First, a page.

Rodney Maiden (PhD ’14) directs the criminal justice and rehabilitation program at the University of Wisconsin–Stout, which prepares students pursuing careers as police officers. 

Tawanda Owens (PhD ’15) is the associate director of the University of Colorado Boulder’s Cultural Unity and Engagement Center. In this central role, she is responsible for creating core strategies for a team of assistants charged with developing educational experiences, resources, and involvement opportunities to improve the campus climate for international, first-generation, and students of color. 

Counseling with Leader Dogs for the Blind

Kathryn Roberts (MA ’12) is an apprentice guide dog mobility instructor at Leader Dogs for the Blind in Rochester Hills, Mich. Through her program, she says she learns to be part dog trainer, part counselor, and part teacher.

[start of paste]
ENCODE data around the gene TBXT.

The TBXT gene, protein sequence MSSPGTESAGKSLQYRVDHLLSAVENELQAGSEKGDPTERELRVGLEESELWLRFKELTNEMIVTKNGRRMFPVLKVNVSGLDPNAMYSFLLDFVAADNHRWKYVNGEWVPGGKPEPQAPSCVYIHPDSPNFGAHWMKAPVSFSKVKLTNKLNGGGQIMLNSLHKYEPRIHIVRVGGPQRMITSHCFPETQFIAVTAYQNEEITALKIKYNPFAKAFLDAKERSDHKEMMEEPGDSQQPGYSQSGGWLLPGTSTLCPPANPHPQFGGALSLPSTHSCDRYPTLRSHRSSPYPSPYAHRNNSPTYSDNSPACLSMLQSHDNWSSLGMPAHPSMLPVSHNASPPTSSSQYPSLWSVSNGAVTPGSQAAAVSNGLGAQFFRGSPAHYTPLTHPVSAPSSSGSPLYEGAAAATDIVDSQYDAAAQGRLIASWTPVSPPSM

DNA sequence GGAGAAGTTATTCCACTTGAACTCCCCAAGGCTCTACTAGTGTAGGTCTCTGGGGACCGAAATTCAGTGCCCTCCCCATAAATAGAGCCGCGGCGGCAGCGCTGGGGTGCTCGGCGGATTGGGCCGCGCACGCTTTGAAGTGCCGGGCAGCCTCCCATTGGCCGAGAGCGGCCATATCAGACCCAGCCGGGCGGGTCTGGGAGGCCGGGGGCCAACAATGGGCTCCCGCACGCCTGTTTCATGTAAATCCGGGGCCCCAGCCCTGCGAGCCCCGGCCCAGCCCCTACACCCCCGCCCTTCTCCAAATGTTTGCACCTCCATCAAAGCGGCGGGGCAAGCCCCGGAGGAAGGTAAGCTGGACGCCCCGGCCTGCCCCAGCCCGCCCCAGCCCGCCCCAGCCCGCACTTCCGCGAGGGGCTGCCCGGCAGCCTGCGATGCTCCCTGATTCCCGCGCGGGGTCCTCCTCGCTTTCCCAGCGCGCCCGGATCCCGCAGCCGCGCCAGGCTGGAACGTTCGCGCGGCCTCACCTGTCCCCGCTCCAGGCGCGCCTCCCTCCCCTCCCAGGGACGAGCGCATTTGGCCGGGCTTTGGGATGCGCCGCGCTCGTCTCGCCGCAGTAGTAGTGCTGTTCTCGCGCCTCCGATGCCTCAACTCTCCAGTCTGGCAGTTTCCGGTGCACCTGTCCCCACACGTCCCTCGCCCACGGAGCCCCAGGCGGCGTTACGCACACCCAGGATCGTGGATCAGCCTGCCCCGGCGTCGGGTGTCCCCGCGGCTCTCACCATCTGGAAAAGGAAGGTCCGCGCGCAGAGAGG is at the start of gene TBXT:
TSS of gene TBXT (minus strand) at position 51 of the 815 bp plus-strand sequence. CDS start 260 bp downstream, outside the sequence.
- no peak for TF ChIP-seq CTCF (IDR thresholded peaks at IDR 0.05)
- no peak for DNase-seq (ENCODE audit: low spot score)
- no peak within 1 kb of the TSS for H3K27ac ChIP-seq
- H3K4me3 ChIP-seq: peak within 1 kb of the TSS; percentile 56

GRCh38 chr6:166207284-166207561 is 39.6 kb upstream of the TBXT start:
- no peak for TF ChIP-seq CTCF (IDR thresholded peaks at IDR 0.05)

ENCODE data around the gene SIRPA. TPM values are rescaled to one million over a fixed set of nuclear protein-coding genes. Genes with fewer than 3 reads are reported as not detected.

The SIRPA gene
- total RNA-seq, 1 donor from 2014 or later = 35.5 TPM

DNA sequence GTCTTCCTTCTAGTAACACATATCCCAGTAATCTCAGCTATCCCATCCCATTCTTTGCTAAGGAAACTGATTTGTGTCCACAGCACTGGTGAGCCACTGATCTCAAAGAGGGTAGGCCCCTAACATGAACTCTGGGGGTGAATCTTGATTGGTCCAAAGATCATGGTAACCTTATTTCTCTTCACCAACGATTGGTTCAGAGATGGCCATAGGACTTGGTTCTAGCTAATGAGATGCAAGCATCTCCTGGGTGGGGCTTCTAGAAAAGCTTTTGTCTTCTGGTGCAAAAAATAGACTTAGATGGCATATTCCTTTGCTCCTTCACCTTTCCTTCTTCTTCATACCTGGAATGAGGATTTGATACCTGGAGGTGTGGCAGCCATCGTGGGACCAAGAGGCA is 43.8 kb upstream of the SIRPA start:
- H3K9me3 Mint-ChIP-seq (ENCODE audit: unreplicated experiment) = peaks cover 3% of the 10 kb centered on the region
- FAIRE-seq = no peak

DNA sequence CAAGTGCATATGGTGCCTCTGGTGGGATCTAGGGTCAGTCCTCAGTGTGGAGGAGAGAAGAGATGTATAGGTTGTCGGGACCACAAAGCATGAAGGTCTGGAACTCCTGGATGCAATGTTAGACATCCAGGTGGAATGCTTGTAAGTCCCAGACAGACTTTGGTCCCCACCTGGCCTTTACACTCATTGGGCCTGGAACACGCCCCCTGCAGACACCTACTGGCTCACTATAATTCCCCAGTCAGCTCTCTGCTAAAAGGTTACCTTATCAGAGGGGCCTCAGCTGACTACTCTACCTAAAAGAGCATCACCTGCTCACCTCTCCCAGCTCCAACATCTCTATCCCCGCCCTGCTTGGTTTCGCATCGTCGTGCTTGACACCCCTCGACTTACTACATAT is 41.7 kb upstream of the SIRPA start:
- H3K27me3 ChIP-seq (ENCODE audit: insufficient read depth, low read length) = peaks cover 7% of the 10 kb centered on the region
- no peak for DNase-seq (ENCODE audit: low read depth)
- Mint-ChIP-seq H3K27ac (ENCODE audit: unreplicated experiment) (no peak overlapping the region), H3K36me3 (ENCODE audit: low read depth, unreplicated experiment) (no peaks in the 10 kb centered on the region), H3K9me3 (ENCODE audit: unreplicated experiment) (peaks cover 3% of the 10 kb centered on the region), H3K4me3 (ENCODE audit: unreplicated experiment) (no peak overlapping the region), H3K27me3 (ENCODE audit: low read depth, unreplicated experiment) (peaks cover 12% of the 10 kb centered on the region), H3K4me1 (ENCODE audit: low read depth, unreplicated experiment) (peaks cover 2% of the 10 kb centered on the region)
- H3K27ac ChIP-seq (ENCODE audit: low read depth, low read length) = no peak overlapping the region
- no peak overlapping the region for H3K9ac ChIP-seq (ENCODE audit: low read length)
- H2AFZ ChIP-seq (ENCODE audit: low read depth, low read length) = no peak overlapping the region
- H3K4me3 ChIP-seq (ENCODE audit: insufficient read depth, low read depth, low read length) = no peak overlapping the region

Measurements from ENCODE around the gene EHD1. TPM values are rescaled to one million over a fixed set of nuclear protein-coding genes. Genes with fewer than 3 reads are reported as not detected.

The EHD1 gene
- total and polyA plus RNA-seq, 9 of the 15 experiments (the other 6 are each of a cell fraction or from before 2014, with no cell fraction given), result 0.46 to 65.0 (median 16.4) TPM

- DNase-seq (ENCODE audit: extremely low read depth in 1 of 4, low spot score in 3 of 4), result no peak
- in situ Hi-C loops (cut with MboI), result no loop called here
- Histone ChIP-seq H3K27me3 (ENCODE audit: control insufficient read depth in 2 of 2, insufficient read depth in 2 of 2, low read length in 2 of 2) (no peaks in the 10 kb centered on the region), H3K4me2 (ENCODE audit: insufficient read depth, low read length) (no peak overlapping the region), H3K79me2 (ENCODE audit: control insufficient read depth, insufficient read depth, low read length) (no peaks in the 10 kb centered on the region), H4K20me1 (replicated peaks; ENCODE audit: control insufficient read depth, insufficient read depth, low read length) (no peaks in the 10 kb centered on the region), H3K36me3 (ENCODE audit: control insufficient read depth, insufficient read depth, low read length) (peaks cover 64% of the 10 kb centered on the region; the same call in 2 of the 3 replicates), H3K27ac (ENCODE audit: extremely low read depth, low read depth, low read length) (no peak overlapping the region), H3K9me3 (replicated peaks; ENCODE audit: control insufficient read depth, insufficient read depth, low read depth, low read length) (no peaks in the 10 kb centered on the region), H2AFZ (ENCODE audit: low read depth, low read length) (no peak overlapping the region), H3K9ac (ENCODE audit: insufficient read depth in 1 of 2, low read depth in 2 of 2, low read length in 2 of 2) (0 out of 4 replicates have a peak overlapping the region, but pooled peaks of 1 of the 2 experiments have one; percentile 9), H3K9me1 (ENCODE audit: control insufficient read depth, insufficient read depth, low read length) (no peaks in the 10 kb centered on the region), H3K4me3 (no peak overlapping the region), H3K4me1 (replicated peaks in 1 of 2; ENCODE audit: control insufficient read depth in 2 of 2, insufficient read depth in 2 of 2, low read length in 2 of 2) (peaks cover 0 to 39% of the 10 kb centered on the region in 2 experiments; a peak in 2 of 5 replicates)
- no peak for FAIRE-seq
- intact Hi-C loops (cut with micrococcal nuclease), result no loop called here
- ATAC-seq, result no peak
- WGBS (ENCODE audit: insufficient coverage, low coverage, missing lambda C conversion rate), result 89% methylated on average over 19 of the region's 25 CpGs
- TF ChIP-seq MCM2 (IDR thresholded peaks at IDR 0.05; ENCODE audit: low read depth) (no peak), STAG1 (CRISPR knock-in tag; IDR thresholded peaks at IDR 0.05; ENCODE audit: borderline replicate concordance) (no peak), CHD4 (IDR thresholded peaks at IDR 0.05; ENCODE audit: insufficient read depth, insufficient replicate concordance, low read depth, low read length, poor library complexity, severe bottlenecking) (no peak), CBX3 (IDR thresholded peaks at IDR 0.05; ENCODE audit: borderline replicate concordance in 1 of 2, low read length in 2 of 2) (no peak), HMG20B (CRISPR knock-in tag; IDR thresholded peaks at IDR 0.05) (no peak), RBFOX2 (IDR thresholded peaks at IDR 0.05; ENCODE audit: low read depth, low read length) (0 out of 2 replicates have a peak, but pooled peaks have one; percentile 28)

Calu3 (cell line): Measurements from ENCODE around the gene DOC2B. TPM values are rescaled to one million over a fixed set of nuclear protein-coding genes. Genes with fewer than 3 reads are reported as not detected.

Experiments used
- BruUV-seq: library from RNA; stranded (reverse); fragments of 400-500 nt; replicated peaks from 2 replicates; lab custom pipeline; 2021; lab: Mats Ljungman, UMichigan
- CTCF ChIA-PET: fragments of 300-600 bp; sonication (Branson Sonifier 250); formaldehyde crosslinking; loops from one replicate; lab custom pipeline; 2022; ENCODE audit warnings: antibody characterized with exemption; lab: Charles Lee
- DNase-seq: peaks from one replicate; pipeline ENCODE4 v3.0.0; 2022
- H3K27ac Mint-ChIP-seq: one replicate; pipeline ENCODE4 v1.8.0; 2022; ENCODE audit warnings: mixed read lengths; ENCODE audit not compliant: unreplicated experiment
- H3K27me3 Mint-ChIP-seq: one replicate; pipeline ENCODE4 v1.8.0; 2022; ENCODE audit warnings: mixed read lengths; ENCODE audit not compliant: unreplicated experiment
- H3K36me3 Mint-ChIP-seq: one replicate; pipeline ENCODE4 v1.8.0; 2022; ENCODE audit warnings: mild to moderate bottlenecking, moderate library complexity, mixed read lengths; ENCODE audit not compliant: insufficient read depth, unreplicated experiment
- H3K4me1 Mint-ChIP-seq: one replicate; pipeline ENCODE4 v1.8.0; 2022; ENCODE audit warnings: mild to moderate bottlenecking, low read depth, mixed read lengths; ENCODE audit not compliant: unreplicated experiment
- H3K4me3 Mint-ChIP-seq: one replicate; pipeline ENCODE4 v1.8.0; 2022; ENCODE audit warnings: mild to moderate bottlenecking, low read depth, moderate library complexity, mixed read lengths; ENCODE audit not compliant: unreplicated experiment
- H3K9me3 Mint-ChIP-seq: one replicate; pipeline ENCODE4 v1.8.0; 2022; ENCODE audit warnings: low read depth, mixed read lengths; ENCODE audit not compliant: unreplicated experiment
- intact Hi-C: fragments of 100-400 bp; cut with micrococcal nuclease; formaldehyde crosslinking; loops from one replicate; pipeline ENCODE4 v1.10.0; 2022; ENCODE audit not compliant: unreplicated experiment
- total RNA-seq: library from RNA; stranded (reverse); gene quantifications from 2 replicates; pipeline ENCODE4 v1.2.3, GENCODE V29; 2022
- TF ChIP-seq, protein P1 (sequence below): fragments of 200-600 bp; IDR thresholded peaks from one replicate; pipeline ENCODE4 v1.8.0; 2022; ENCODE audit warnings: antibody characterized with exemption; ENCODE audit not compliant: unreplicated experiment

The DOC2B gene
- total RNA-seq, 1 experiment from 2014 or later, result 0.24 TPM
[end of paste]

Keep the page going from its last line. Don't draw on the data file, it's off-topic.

“This apprenticeship is a three-year program that teaches me the skills I need to train guide dogs and train visually impaired clients to work with these dogs,” Roberts says. “I work for four months to train guide dogs with all of the skills they need to safely guide individuals with visual impairments through their environment safely. After training the dogs, I spend a month with a group of up to four clients teaching them the skills they need to work effectively with their dogs.” 

While training clients and the dogs, Roberts says she gets to use a variety of skills that she gained in the College’s Rehabilitation and Mental Health Counseling Program as well as through her own life experiences.